Borja, S. E., Callahan, J. L., & Long, P. J. (2006). Positive and negative adjustment and social support of sexual assault survivors. Journal of Traumatic Stress, 19(6), 905-914. doi:10.1002/jts.20169

Gagnon, K. L., Wright, N., Srinivas, T., & DePrince, A. P. (2018). Survivors’ advice to service providers: How to best service survivors of sexual assault. Journal of Aggression, Maltreatment & Trauma, 27(10), 1125-1144. https://doi.org/10.1080/10926771.2018.1426069

Hassija, C. M. & Turchik, J. A. (2016). An examination of disclosure, mental health treatment use, and posttraumatic growth among college women who experienced sexual victimization. Journal of Loss and Trauma, 21(2). doi:10.1080/15325024.2015.1011976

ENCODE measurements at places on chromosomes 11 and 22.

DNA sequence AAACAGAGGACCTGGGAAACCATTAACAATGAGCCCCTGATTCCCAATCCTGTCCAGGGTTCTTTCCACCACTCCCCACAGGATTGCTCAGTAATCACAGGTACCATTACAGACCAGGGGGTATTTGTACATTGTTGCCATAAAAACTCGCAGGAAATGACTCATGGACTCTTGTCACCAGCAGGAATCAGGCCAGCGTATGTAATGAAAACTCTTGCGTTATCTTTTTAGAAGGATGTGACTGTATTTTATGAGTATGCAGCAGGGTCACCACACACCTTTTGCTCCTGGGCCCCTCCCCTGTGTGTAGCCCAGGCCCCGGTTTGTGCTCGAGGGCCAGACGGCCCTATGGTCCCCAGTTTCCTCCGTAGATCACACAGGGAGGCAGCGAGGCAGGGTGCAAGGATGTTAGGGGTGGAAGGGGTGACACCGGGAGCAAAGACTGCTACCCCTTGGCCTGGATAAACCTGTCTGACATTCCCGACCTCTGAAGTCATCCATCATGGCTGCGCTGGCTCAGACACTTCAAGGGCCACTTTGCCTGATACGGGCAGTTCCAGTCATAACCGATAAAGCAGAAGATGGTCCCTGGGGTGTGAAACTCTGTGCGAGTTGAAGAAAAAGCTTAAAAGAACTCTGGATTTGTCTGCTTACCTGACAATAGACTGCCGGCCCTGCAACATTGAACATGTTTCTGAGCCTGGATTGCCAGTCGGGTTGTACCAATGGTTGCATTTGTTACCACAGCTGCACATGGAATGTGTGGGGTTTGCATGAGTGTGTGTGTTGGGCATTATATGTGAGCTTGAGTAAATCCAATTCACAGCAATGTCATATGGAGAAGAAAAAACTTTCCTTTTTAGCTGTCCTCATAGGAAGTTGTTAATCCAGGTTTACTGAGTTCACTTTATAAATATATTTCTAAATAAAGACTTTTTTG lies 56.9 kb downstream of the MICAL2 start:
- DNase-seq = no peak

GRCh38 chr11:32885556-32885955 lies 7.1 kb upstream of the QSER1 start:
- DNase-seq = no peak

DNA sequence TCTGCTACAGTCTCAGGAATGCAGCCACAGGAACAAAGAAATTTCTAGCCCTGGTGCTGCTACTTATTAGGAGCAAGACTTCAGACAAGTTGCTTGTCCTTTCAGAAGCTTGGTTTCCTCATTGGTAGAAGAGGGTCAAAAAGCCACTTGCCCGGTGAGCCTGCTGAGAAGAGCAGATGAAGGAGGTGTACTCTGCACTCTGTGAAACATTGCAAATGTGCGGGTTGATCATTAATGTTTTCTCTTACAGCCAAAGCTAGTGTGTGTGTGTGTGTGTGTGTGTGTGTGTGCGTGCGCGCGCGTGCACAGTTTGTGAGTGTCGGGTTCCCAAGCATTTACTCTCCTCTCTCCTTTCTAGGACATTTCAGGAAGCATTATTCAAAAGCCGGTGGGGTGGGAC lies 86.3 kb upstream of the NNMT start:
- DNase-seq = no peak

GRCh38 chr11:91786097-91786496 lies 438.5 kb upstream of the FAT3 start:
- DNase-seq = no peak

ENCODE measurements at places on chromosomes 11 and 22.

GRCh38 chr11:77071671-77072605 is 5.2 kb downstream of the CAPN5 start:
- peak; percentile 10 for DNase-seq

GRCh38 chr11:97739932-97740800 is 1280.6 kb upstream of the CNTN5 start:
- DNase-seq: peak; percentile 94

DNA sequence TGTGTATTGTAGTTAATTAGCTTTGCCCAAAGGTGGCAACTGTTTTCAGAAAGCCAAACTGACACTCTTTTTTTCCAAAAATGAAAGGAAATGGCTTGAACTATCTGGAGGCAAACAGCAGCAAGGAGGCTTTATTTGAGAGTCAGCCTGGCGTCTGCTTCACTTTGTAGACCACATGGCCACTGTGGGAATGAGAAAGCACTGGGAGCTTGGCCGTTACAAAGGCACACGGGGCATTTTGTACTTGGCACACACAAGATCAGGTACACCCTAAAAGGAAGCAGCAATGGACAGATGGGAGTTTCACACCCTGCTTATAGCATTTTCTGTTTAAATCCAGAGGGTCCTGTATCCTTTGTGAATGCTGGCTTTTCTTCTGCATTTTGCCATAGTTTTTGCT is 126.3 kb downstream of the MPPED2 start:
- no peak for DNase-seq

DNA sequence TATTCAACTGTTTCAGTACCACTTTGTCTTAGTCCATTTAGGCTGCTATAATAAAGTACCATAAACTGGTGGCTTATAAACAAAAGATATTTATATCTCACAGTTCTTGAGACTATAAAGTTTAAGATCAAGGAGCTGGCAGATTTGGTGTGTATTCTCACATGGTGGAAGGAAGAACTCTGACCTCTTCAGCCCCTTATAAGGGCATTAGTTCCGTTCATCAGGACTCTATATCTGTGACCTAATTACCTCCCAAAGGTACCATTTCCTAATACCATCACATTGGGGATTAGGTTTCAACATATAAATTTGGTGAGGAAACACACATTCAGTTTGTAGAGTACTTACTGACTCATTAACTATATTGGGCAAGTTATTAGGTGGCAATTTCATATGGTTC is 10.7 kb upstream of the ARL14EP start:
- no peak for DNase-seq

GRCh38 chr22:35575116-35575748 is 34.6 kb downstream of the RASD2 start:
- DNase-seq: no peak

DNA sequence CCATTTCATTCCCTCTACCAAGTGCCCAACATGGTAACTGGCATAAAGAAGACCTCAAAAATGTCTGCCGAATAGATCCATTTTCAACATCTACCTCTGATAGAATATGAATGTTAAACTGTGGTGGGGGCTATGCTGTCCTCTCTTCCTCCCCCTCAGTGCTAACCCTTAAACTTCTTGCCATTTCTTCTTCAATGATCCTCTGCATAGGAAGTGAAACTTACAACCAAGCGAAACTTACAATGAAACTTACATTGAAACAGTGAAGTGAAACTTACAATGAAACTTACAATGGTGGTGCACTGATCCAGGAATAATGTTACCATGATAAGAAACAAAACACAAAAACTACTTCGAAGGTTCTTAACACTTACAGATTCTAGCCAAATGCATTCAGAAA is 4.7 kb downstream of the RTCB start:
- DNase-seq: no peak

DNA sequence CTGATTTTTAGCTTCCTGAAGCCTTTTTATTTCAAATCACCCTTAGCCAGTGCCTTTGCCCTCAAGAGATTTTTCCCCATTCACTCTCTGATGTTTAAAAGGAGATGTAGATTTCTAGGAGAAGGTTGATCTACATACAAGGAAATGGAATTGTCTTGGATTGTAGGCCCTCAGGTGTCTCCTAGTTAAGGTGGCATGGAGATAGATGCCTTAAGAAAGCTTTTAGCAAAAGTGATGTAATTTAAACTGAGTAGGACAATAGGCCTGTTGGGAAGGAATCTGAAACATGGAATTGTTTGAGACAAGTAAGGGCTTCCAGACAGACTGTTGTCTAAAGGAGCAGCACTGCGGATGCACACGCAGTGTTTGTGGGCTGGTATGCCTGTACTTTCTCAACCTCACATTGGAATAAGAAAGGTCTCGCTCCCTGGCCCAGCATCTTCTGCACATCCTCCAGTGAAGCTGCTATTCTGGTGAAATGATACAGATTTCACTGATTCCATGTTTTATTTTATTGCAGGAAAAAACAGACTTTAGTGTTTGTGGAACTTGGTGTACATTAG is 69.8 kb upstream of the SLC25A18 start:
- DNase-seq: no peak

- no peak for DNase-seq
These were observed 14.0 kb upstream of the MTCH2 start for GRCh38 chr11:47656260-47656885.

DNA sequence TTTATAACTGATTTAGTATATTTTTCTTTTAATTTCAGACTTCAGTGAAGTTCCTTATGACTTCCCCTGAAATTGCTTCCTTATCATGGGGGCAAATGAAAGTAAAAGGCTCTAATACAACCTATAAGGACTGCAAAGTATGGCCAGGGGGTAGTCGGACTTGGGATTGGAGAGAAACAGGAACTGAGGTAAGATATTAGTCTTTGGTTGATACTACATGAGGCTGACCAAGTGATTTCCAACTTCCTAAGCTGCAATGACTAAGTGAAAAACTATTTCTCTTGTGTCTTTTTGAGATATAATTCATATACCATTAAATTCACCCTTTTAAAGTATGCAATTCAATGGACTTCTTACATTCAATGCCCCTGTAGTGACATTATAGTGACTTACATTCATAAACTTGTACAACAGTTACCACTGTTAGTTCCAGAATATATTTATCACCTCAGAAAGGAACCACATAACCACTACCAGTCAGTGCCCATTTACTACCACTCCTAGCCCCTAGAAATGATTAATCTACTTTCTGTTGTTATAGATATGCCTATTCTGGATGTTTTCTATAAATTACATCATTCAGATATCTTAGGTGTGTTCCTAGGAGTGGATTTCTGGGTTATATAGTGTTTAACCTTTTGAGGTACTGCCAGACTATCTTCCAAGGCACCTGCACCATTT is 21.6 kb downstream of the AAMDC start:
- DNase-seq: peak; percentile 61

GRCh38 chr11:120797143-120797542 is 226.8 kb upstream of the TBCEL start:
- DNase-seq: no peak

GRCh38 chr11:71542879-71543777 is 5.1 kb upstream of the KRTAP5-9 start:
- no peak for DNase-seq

Kirkner, A., Lorenz, K., & Ullman, S. E. (2021). Recommendations for responding to survivors of sexual assault: A qualitative study of survivors and support providers. Journal of Interpersonal Violence, 36(3-4), 1005-1028. doi:10.1177/0886260517739285

Menschner, C. & Maul, A. (2016). Key ingredients for successful trauma-informed care implementation. Center for Health Care Strategies. https://www.samhsa.gov/sites/default/files/programs_campaigns/childrens_mental_health/atc-whitepaper-040616.pdf

Monteith, L. L., Holliday, R., Schneider, A. L., Foster, J. E., & Bahraini, N. H. (2019). Identifying factors associated with suicidal ideation and suicide attempts following military sexual trauma. Journal of Affective Disorders, 252, 300-309. https://doi.org/10.1016/j.jad.2019.04.038

Scott, E. (2020). The different types of social support. Very Well Mind. https://www.verywellmind.com/types-of-social-support-3144960

Wilson, L. C. (2018). The prevalence of military sexual trauma: A meta-analysis. Trauma, Violence, & Abuse, 19(5), 584-597. doi:10.1177/1524838016683459